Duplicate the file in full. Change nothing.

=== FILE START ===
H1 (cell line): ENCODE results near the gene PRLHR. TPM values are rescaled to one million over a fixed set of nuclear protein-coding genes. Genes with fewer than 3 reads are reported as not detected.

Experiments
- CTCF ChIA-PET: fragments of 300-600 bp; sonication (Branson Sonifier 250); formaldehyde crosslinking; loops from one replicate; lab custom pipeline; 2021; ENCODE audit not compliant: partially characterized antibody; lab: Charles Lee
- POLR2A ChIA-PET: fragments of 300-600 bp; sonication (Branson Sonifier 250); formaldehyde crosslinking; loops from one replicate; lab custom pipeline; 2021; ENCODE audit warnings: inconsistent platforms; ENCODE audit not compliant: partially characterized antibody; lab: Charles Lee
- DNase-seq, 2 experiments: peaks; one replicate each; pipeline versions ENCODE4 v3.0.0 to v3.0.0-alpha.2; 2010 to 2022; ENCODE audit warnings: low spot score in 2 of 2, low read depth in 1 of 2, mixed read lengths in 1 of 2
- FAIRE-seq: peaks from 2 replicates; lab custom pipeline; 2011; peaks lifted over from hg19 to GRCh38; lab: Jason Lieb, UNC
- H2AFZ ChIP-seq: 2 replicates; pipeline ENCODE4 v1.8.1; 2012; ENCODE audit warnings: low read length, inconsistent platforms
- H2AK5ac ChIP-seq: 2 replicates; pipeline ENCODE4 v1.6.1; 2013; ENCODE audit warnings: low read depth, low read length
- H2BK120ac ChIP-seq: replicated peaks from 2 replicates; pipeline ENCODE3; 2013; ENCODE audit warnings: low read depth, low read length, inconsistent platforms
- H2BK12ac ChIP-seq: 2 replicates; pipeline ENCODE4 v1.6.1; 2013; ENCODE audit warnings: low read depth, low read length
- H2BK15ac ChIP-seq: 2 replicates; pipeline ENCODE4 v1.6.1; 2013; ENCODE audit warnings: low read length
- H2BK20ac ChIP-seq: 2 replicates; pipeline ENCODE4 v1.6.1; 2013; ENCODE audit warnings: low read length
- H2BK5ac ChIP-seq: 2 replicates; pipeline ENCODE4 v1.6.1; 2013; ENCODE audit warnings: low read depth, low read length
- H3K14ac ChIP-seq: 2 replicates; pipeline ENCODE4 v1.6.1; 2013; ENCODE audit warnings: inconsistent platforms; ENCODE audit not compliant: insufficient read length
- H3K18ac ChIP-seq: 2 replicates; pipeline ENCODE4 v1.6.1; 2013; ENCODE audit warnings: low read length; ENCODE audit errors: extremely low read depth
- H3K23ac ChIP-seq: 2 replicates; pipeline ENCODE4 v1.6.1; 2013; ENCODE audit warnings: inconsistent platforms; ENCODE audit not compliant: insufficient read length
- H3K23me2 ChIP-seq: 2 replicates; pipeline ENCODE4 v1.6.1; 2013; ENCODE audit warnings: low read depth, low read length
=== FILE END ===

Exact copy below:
H1 (cell line): ENCODE results near the gene PRLHR. TPM values are rescaled to one million over a fixed set of nuclear protein-coding genes. Genes with fewer than 3 reads are reported as not detected.

Experiments
- CTCF ChIA-PET: fragments of 300-600 bp; sonication (Branson Sonifier 250); formaldehyde crosslinking; loops from one replicate; lab custom pipeline; 2021; ENCODE audit not compliant: partially characterized antibody; lab: Charles Lee
- POLR2A ChIA-PET: fragments of 300-600 bp; sonication (Branson Sonifier 250); formaldehyde crosslinking; loops from one replicate; lab custom pipeline; 2021; ENCODE audit warnings: inconsistent platforms; ENCODE audit not compliant: partially characterized antibody; lab: Charles Lee
- DNase-seq, 2 experiments: peaks; one replicate each; pipeline versions ENCODE4 v3.0.0 to v3.0.0-alpha.2; 2010 to 2022; ENCODE audit warnings: low spot score in 2 of 2, low read depth in 1 of 2, mixed read lengths in 1 of 2
- FAIRE-seq: peaks from 2 replicates; lab custom pipeline; 2011; peaks lifted over from hg19 to GRCh38; lab: Jason Lieb, UNC
- H2AFZ ChIP-seq: 2 replicates; pipeline ENCODE4 v1.8.1; 2012; ENCODE audit warnings: low read length, inconsistent platforms
- H2AK5ac ChIP-seq: 2 replicates; pipeline ENCODE4 v1.6.1; 2013; ENCODE audit warnings: low read depth, low read length
- H2BK120ac ChIP-seq: replicated peaks from 2 replicates; pipeline ENCODE3; 2013; ENCODE audit warnings: low read depth, low read length, inconsistent platforms
- H2BK12ac ChIP-seq: 2 replicates; pipeline ENCODE4 v1.6.1; 2013; ENCODE audit warnings: low read depth, low read length
- H2BK15ac ChIP-seq: 2 replicates; pipeline ENCODE4 v1.6.1; 2013; ENCODE audit warnings: low read length
- H2BK20ac ChIP-seq: 2 replicates; pipeline ENCODE4 v1.6.1; 2013; ENCODE audit warnings: low read length
- H2BK5ac ChIP-seq: 2 replicates; pipeline ENCODE4 v1.6.1; 2013; ENCODE audit warnings: low read depth, low read length
- H3K14ac ChIP-seq: 2 replicates; pipeline ENCODE4 v1.6.1; 2013; ENCODE audit warnings: inconsistent platforms; ENCODE audit not compliant: insufficient read length
- H3K18ac ChIP-seq: 2 replicates; pipeline ENCODE4 v1.6.1; 2013; ENCODE audit warnings: low read length; ENCODE audit errors: extremely low read depth
- H3K23ac ChIP-seq: 2 replicates; pipeline ENCODE4 v1.6.1; 2013; ENCODE audit warnings: inconsistent platforms; ENCODE audit not compliant: insufficient read length
- H3K23me2 ChIP-seq: 2 replicates; pipeline ENCODE4 v1.6.1; 2013; ENCODE audit warnings: low read depth, low read length